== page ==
In the latest episodes of Netflix’s political drama "House of Cards" (a show I cannot recommend), fictitious president of the United States Francis Underwood, desperate to change the narrative of his scandal plagued presidency, bypasses Congress to create his own jobs program in Washington, D.C. Ignoring the plain statutory language that enables FEMA to provide emergency relief in case of natural disasters, Underwood raids FEMA funds by declaring a “jobs emergency” and uses that money to fund his jobs program.
When congressional Republicans and Democrats join forces to crush Underwood’s presidential overreach, jealously guarding congressional power, I found myself wishing that such leaders, as deeply flawed and self-serving as they are portrayed, were jealously guarding legislative authority in our real-life Congress.
President Obama has consolidated more power in the executive branch than any other U.S. president. He has done so by pushing the extremes of statutory interpretation to justify unprecedented regulatory overreach. Republicans on their own have been powerless to stop him, unable to muster veto proof majorities; Democrats have been silent, allowing Obama to do as he pleases. To put it simply, the Obama administration is rewriting the rules that govern our country with the full consent of Congressional Democrats.
In the last couple of years, Obama has unilaterally declared amnesty for millions of illegal immigrants, redefined “navigable waters” through the Army Corps of Engineers, cooked up crippling environmental regulations through the EPA, seized control of the internet through net neutrality regulations, and nationalized government subsidized student loan programs. He is now considering executive orders to unilaterally raise $100 billion in new taxes, to grant retroactive “earned income tax credits” to illegal immigrants regardless of whether or not they have ever paid taxes, and to ban the sale of ammunition for certain firearms. These are just a few examples of Obama’s systematic, deliberate efforts to both write and execute the laws of the United States. He has exploited congressional dysfunction to transform the U.S. presidency into an Eemperorship that even Julius Caesar himself might have been envious of, albeit with term limits.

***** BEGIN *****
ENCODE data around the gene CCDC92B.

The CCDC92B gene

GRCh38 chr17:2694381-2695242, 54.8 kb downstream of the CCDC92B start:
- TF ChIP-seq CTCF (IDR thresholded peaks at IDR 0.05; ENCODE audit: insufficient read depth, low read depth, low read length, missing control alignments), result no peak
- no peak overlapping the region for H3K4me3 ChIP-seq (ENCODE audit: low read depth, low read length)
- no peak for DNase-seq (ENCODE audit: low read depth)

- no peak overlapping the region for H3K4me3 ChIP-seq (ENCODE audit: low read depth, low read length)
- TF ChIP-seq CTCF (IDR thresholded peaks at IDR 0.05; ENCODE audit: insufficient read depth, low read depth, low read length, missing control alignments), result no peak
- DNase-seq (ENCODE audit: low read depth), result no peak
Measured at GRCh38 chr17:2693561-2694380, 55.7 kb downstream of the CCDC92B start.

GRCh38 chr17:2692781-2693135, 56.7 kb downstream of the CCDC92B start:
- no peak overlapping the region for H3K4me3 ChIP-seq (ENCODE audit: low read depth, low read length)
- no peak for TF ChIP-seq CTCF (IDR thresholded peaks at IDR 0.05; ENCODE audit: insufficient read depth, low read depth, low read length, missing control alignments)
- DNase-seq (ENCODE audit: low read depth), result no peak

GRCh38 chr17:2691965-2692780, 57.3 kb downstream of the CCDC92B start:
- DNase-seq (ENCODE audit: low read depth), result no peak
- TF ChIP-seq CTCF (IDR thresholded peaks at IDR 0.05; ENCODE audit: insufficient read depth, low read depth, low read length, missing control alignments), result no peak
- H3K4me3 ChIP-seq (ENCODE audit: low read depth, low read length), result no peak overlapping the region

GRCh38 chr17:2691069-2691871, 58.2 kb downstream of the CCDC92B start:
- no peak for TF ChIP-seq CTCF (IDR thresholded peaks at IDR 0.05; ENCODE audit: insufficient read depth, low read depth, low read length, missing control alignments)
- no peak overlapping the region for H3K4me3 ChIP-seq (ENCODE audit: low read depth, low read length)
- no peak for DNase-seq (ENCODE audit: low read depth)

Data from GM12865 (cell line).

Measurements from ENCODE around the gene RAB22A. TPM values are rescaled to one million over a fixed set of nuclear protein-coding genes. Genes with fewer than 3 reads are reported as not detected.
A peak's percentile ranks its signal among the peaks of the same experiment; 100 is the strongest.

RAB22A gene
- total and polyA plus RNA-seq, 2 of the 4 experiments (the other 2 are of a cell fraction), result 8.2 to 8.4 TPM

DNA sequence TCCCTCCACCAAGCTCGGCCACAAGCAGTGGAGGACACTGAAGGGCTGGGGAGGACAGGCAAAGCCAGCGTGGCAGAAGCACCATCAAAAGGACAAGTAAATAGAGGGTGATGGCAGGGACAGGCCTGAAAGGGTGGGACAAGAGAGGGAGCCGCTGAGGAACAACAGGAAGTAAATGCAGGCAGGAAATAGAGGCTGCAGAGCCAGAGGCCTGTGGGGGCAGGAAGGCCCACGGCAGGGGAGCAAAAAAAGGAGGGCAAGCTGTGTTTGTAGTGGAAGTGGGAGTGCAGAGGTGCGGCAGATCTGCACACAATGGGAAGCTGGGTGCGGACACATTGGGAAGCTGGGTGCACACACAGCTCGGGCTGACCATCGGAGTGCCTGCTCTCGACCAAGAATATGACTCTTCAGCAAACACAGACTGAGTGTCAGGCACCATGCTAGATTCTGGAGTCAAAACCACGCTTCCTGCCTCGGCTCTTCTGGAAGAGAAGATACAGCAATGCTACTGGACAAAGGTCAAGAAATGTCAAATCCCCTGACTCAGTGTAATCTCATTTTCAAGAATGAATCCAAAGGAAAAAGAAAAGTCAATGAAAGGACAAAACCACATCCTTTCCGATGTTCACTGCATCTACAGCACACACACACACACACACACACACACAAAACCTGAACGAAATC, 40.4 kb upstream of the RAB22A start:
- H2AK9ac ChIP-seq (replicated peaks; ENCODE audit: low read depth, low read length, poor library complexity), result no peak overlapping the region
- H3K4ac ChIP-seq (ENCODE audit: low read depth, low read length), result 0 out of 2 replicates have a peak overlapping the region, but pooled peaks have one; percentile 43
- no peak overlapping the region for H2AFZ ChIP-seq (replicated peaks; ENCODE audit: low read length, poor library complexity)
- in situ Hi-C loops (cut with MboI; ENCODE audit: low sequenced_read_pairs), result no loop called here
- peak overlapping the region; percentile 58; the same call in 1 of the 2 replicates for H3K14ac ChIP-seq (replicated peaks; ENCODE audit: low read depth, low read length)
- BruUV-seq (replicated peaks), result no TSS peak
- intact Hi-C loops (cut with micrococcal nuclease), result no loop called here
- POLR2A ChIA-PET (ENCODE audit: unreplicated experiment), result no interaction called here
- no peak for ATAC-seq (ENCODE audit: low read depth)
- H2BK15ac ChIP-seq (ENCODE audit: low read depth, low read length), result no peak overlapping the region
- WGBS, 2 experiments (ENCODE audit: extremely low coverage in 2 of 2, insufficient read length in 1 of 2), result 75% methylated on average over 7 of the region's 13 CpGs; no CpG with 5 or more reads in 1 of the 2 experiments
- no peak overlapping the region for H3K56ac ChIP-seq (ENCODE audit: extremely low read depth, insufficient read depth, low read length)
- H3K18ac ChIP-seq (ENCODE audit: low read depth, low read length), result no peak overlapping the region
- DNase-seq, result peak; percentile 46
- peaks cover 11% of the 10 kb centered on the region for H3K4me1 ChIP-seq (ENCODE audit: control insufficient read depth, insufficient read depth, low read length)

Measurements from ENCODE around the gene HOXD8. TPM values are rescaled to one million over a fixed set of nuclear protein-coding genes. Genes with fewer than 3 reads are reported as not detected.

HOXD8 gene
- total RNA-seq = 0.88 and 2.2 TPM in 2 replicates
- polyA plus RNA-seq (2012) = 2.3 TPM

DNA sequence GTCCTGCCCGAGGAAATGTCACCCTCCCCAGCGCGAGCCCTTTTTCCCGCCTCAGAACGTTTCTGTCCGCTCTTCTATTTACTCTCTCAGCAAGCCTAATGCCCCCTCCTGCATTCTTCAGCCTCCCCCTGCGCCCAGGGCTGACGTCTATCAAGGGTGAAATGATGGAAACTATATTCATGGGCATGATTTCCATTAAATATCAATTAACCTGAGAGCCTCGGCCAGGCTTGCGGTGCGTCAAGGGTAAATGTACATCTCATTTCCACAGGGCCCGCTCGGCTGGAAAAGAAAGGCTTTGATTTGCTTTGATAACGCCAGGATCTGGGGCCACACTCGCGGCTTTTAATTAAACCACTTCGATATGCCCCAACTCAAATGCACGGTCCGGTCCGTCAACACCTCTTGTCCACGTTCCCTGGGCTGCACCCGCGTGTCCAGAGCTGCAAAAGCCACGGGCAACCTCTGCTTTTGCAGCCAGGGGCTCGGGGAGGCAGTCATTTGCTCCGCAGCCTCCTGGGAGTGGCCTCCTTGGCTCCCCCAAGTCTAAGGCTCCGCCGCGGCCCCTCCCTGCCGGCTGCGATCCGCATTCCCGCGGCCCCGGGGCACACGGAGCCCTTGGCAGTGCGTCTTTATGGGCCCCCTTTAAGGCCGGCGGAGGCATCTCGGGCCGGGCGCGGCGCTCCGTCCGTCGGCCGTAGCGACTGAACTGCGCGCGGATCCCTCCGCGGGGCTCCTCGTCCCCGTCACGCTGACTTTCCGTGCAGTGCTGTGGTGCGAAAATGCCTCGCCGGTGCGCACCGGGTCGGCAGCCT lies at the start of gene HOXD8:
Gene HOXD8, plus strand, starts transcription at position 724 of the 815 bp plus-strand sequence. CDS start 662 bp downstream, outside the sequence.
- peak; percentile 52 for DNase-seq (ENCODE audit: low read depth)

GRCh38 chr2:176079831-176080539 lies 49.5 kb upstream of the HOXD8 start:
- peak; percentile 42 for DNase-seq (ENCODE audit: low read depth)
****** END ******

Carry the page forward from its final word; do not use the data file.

The foundational Constitutional principle of a balance of legislative, executive and judicial powers is, and has been, under full assault by this president. Congressional Democrats have been all too willing allies, facilitating Obama’s power grabs by refusing to insist that the president go though the regular give and take of the legislative process to advance his agenda. Instead, through their silence, they have allowed all of the “take” with none of the “give”. It is unlikely, when the tables are eventually turned and a Republican is in the White House, that congressional Republicans will act any differently. Obama has crossed the Constitutional rubicon for himself and every future U.S. president.
So it is to the Supreme Court that we must look for a rebalancing of Constitutional power. This week, the Supreme Court will hear oral arguments in King vs. Burwell, a legal challenge to Obamacare’s health-care subsidies paid through the federally established health-care exchange. Without going into the specifics of the case, the Supreme Court’s ruling will largely hinge on whether or not the Court will defer to the plain language of the Obamacare statute, which states that healthcare subsidies are to be paid through state-based exchanges. A narrow interpretation of the statute in this instance, and in the other legal challenges to this president’s executive overreaches, would force Obama to actually work with, rather than bypass, Congress to advance his agenda.
I hope the Supreme Court will take every opportunity to rein in this administration’s extra-legal power grabs. Our Constitutional form of government itself hangs in the balance.
Dan Liljenquist is a former state senator and former U.S. Senate candidate.